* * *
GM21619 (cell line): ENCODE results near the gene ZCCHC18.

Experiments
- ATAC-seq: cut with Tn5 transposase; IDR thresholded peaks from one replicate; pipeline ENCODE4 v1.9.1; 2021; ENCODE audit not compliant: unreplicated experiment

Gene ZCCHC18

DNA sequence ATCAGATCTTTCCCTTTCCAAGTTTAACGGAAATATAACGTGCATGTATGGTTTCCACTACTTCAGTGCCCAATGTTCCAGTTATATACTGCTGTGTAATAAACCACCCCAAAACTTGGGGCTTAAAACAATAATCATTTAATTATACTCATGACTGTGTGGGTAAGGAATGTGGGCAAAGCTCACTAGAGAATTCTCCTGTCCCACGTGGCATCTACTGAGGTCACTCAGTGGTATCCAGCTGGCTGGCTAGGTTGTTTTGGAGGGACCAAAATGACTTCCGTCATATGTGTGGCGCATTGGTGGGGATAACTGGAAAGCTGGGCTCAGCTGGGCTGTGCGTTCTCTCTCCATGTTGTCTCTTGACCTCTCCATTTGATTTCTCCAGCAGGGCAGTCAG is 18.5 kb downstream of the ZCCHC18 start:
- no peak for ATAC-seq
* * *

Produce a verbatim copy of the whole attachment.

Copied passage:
GM21619 (cell line): ENCODE results near the gene ZCCHC18.

Experiments
- ATAC-seq: cut with Tn5 transposase; IDR thresholded peaks from one replicate; pipeline ENCODE4 v1.9.1; 2021; ENCODE audit not compliant: unreplicated experiment

Gene ZCCHC18

DNA sequence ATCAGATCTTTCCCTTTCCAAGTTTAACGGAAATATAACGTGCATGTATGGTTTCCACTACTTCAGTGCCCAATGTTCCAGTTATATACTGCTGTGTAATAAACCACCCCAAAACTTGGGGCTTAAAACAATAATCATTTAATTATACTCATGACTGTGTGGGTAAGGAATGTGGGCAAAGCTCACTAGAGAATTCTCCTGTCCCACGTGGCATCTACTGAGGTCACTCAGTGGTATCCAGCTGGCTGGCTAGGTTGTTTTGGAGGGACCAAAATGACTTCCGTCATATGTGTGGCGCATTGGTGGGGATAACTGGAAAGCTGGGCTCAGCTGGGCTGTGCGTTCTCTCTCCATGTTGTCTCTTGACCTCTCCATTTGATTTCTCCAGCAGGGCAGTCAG is 18.5 kb downstream of the ZCCHC18 start:
- no peak for ATAC-seq